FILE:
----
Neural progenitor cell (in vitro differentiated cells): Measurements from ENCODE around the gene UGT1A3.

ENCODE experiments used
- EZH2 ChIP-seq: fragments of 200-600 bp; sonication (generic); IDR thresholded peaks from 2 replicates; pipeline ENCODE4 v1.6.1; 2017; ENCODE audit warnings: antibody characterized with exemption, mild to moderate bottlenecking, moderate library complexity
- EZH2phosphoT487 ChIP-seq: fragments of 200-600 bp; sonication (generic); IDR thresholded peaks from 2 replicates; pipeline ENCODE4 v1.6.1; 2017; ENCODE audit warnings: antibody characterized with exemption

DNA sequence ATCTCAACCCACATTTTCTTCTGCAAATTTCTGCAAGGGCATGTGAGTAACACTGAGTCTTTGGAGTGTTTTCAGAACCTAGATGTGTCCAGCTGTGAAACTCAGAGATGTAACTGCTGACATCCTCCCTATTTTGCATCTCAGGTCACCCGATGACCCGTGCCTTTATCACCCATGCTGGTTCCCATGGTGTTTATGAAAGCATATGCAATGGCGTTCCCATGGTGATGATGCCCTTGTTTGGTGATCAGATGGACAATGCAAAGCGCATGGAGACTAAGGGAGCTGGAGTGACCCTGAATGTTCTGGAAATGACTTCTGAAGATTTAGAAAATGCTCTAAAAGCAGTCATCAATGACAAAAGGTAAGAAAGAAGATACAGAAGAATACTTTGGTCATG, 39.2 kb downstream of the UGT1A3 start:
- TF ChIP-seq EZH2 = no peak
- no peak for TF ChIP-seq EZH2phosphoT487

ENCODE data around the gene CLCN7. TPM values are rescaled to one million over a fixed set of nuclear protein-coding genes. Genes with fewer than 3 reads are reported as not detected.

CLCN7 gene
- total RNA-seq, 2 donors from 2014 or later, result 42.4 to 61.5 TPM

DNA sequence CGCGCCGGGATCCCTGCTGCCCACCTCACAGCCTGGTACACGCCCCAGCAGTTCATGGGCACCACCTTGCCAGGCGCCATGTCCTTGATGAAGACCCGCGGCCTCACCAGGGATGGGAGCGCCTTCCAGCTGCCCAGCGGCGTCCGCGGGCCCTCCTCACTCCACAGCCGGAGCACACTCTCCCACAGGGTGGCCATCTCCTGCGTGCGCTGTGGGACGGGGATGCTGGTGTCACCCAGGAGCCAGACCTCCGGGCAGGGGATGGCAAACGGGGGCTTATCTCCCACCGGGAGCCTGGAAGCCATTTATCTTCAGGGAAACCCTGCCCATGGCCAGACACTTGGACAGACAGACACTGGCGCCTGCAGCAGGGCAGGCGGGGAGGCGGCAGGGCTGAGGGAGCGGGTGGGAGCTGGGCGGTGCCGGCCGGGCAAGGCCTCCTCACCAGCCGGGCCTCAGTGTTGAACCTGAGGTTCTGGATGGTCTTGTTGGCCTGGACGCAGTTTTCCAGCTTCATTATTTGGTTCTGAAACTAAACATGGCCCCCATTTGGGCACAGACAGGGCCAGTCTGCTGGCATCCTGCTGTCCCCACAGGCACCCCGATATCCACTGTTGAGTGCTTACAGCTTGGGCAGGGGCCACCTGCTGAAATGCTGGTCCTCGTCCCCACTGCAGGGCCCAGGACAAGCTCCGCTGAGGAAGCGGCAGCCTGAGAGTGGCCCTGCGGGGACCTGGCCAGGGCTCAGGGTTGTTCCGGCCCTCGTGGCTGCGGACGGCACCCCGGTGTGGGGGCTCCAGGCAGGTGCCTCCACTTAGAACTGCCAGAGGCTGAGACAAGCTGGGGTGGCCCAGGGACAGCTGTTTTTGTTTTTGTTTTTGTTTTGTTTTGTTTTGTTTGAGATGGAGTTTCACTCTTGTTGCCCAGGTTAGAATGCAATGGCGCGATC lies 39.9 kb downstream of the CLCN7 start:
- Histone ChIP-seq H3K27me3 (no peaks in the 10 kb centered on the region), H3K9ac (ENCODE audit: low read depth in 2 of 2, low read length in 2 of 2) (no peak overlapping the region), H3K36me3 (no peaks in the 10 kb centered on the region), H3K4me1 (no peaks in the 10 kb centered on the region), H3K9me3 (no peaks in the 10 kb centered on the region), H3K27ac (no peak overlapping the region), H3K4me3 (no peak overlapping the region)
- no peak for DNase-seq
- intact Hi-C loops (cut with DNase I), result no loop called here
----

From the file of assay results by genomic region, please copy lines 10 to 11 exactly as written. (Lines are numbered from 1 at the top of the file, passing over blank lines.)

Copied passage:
- total RNA-seq, 2 donors from 2014 or later, result 42.4 to 61.5 TPM

DNA sequence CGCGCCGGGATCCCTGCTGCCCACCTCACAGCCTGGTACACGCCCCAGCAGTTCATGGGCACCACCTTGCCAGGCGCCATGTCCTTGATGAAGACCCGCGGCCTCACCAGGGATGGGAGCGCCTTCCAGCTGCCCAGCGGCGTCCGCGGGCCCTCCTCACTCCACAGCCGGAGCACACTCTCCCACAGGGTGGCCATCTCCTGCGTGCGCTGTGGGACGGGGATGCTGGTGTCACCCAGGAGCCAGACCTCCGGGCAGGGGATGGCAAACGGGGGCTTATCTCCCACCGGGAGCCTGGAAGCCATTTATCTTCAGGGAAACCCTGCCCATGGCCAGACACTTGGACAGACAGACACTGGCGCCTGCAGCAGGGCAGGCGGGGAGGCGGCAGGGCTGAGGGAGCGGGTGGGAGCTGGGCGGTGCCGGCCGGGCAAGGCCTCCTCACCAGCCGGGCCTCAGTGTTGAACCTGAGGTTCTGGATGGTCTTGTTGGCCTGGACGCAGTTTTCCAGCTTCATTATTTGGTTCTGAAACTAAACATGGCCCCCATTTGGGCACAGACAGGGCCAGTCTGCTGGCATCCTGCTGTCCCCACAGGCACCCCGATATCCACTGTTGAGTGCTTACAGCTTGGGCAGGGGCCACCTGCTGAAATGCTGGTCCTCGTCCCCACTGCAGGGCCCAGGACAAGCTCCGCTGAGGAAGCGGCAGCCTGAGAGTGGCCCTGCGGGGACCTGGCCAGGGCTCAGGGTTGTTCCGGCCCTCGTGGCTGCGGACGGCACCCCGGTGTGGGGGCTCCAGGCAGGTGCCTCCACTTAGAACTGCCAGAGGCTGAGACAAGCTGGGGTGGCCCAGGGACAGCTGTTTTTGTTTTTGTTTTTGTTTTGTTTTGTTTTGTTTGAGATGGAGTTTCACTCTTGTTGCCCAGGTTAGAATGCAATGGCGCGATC lies 39.9 kb downstream of the CLCN7 start: